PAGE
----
4 March 2008 Measurements of dark current in a CCD imager during light exposures
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Abstract
Thermal excitation of electrons is a major source of noise in Charge-Coupled Device (CCD) imagers. Those electrons are generated even in the absence of light, hence the name dark current. Dark current is particularly important for long exposure times and elevated temperatures. The standard procedure to correct for dark current is to take several pictures under the same condition as the real image, except with the shutter closed. The resulting dark frame is later subtracted from the exposed image. We address the question of whether the dark current produced in an image taken with a closed shutter is identical to the dark current produced in an exposure in the presence of light. In our investigation, we illuminated two different CCD chips to different intensities of light and measured the dark current generation. A surprising conclusion of this study is that some pixels produce a different amount of dark current under illumination. Finally, we discuss the implications that this has for dark frame image correction.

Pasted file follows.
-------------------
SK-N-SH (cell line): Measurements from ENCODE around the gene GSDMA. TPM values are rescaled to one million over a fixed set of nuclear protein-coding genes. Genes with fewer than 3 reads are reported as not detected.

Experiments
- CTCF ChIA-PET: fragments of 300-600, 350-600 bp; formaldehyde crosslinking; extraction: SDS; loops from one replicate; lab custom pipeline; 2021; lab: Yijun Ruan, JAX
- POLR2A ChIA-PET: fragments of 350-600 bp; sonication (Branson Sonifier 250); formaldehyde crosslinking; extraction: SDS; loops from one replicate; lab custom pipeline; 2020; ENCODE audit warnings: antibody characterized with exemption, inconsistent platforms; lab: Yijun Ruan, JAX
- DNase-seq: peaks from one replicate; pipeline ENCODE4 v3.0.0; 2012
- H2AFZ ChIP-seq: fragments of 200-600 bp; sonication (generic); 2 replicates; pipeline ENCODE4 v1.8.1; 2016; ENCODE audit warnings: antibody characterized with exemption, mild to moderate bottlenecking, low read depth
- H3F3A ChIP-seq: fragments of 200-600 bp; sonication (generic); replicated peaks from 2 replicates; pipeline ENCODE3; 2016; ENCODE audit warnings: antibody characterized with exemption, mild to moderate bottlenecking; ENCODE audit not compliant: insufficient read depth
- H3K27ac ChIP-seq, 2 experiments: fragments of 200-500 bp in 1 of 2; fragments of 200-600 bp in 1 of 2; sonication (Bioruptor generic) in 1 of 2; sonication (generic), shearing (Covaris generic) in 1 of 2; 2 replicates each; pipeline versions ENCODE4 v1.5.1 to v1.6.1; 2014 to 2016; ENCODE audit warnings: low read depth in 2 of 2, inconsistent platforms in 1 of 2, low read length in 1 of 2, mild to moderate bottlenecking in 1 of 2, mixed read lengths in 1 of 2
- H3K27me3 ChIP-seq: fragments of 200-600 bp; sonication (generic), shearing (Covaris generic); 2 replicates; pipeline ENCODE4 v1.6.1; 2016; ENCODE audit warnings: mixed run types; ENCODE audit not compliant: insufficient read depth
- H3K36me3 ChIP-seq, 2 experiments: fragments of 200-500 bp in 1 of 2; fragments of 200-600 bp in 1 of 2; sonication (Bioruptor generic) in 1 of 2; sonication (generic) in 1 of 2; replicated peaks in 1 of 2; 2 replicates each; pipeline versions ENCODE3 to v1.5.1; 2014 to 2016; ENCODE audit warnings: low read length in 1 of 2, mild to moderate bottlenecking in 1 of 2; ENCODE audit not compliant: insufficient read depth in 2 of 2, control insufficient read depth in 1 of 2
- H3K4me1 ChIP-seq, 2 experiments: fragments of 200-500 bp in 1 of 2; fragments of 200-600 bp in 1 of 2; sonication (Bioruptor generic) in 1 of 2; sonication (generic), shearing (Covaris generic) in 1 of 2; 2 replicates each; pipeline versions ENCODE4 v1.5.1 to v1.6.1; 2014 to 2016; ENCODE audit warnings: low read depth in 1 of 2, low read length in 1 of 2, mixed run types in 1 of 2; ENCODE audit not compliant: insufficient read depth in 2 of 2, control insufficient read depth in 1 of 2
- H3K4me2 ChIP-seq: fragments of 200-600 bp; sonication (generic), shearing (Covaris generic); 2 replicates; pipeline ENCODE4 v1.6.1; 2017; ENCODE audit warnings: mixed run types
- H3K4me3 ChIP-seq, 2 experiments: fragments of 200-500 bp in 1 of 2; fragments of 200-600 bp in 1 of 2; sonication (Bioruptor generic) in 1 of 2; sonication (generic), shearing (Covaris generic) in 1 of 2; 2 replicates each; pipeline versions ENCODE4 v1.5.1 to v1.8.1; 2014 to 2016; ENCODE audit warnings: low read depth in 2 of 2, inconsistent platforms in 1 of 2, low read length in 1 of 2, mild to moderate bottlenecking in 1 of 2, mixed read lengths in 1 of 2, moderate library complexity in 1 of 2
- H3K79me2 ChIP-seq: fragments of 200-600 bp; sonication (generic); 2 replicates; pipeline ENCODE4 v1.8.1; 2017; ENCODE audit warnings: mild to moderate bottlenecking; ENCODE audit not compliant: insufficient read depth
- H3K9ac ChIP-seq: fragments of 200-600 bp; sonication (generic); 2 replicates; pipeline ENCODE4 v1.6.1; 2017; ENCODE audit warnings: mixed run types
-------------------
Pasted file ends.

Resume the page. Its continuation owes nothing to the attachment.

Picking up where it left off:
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Ralf Widenhorn, Ralf Widenhorn, Ines Hartwig, Ines Hartwig, Justin C Dunlap, Justin C Dunlap, Erik Bodegom, Erik Bodegom, } "Measurements of dark current in a CCD imager during light exposures", Proc. SPIE 6816, Sensors, Cameras, and Systems for Industrial/Scientific Applications IX, 68160B (4 March 2008); doi: 10.1117/12.769082; https://doi.org/10.1117/12.769082
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